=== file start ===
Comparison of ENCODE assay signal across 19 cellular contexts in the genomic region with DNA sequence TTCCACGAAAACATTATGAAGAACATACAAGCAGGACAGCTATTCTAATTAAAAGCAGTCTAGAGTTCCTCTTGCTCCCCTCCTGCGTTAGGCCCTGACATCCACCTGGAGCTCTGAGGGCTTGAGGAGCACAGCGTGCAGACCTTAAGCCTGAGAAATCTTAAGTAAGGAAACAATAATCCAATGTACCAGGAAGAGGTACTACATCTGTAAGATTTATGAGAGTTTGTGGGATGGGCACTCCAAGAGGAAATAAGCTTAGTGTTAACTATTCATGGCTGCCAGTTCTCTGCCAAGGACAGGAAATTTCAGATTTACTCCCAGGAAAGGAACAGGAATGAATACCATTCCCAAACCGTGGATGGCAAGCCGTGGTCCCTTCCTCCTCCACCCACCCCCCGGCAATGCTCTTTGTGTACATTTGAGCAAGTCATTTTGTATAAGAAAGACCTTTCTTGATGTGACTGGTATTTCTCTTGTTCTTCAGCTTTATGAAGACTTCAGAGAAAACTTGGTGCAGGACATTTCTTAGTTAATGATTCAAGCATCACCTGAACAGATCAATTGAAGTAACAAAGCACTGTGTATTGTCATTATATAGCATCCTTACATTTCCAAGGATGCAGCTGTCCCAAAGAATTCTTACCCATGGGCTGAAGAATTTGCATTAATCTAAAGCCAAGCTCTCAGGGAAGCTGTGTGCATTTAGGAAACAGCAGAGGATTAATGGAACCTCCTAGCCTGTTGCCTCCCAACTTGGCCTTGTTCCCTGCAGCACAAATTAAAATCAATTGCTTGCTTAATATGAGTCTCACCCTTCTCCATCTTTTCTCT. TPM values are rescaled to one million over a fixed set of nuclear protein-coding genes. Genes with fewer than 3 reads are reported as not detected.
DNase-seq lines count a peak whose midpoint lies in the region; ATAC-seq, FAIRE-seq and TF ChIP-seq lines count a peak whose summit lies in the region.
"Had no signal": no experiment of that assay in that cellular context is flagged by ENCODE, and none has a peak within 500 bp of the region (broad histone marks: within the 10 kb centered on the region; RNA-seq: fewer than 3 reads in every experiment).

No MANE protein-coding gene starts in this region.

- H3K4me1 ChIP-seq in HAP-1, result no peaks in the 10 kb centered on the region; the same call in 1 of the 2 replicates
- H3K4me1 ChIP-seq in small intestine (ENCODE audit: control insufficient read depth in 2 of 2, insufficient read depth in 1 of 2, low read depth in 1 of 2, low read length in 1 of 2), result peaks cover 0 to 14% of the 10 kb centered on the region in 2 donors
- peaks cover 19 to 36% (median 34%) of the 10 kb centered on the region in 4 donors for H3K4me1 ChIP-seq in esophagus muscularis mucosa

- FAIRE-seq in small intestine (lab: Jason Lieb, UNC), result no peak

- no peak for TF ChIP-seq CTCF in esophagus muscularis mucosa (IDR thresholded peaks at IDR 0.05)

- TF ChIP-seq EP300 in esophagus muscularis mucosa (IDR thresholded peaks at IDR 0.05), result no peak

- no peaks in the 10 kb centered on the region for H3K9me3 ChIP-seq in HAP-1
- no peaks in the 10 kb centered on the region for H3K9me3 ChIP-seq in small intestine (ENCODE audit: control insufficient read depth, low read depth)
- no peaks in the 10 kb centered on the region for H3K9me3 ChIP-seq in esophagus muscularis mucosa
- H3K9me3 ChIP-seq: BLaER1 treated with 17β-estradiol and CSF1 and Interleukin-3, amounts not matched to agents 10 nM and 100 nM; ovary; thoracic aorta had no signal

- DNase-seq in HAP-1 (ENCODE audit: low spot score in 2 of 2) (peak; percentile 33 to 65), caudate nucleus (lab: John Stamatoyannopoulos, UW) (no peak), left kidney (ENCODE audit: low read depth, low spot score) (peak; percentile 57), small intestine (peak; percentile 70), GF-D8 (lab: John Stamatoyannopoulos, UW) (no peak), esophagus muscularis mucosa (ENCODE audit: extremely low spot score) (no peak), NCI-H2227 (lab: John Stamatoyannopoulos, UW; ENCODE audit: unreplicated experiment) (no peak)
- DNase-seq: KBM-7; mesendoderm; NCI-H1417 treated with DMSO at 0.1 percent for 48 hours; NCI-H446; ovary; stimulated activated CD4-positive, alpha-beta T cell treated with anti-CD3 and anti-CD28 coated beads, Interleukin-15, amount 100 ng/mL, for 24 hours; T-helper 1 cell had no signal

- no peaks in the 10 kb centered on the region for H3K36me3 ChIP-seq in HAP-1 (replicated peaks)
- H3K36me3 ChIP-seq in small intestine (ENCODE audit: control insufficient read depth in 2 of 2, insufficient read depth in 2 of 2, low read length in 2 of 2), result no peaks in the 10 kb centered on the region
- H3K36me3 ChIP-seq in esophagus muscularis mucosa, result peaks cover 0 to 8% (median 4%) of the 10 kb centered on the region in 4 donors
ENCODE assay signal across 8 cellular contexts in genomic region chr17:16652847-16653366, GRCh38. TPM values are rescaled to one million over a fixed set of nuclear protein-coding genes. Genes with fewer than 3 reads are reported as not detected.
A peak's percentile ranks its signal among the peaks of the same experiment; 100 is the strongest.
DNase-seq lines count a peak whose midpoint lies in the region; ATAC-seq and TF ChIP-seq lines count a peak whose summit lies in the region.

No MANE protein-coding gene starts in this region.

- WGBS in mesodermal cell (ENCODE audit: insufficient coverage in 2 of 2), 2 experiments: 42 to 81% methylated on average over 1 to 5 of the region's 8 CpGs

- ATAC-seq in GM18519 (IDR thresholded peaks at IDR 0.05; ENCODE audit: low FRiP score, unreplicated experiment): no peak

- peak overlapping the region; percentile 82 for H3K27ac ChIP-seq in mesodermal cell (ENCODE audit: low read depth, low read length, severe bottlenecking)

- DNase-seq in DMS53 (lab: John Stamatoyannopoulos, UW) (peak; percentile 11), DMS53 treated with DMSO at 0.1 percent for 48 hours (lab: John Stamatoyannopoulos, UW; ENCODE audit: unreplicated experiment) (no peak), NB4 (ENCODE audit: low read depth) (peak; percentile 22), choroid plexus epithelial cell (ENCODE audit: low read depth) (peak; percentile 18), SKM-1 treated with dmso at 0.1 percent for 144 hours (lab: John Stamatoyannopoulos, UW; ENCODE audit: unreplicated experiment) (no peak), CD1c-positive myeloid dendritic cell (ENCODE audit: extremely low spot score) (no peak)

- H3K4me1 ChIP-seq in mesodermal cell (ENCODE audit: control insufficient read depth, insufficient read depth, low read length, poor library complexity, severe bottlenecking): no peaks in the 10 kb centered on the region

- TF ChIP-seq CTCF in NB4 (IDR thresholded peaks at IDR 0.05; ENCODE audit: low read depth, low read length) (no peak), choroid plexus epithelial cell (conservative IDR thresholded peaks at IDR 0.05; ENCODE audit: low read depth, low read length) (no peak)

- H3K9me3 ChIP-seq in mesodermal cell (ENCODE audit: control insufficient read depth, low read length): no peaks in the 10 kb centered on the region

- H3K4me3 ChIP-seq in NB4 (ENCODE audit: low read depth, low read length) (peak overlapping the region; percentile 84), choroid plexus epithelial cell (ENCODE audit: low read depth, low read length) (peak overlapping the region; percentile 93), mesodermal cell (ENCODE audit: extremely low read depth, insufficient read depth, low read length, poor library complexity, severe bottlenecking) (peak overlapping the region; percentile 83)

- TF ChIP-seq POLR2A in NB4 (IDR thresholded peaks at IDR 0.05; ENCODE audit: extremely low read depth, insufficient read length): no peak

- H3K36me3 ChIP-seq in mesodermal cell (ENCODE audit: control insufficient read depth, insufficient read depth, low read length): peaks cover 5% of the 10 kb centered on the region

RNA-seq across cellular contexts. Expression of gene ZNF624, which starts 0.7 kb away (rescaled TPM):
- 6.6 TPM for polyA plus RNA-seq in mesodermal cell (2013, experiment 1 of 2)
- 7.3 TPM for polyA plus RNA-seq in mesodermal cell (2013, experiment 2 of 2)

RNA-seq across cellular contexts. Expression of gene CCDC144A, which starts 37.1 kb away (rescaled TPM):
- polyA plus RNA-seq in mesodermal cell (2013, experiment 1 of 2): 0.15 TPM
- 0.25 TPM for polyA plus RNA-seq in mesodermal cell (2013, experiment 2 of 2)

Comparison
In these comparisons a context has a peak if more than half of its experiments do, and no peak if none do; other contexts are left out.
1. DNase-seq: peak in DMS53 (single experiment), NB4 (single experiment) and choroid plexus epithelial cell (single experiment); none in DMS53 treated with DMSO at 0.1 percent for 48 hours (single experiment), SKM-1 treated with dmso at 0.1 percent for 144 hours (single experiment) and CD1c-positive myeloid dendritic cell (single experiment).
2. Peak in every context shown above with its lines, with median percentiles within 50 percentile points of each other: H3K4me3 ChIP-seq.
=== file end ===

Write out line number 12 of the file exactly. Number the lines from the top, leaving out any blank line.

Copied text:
- no peaks in the 10 kb centered on the region for H3K9me3 ChIP-seq in small intestine (ENCODE audit: control insufficient read depth, low read depth)